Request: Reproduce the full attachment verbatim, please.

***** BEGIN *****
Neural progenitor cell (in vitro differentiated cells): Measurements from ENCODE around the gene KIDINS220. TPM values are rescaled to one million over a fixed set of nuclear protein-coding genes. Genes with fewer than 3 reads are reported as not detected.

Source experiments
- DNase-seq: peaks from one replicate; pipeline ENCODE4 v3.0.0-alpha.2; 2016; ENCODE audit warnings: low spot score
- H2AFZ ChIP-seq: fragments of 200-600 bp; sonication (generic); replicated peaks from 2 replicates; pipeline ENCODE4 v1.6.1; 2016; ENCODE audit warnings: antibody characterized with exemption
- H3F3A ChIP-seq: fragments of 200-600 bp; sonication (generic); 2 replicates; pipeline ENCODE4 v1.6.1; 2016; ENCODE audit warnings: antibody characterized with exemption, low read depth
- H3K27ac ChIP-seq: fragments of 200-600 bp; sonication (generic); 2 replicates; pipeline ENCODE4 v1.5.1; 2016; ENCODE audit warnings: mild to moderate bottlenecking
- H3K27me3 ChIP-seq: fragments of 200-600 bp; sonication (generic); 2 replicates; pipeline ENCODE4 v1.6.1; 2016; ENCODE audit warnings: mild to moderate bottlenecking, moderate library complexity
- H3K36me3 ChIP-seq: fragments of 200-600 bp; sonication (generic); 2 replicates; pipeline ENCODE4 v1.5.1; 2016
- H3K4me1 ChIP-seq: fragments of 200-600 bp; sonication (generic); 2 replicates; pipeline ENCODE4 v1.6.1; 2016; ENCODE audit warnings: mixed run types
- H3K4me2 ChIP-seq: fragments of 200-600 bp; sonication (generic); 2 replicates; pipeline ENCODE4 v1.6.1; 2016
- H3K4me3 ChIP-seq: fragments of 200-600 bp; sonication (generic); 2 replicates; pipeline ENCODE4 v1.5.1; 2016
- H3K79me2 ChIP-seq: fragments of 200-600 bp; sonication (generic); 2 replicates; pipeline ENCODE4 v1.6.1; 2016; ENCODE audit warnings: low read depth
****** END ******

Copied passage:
Neural progenitor cell (in vitro differentiated cells): Measurements from ENCODE around the gene KIDINS220. TPM values are rescaled to one million over a fixed set of nuclear protein-coding genes. Genes with fewer than 3 reads are reported as not detected.

Source experiments
- DNase-seq: peaks from one replicate; pipeline ENCODE4 v3.0.0-alpha.2; 2016; ENCODE audit warnings: low spot score
- H2AFZ ChIP-seq: fragments of 200-600 bp; sonication (generic); replicated peaks from 2 replicates; pipeline ENCODE4 v1.6.1; 2016; ENCODE audit warnings: antibody characterized with exemption
- H3F3A ChIP-seq: fragments of 200-600 bp; sonication (generic); 2 replicates; pipeline ENCODE4 v1.6.1; 2016; ENCODE audit warnings: antibody characterized with exemption, low read depth
- H3K27ac ChIP-seq: fragments of 200-600 bp; sonication (generic); 2 replicates; pipeline ENCODE4 v1.5.1; 2016; ENCODE audit warnings: mild to moderate bottlenecking
- H3K27me3 ChIP-seq: fragments of 200-600 bp; sonication (generic); 2 replicates; pipeline ENCODE4 v1.6.1; 2016; ENCODE audit warnings: mild to moderate bottlenecking, moderate library complexity
- H3K36me3 ChIP-seq: fragments of 200-600 bp; sonication (generic); 2 replicates; pipeline ENCODE4 v1.5.1; 2016
- H3K4me1 ChIP-seq: fragments of 200-600 bp; sonication (generic); 2 replicates; pipeline ENCODE4 v1.6.1; 2016; ENCODE audit warnings: mixed run types
- H3K4me2 ChIP-seq: fragments of 200-600 bp; sonication (generic); 2 replicates; pipeline ENCODE4 v1.6.1; 2016
- H3K4me3 ChIP-seq: fragments of 200-600 bp; sonication (generic); 2 replicates; pipeline ENCODE4 v1.5.1; 2016
- H3K79me2 ChIP-seq: fragments of 200-600 bp; sonication (generic); 2 replicates; pipeline ENCODE4 v1.6.1; 2016; ENCODE audit warnings: low read depth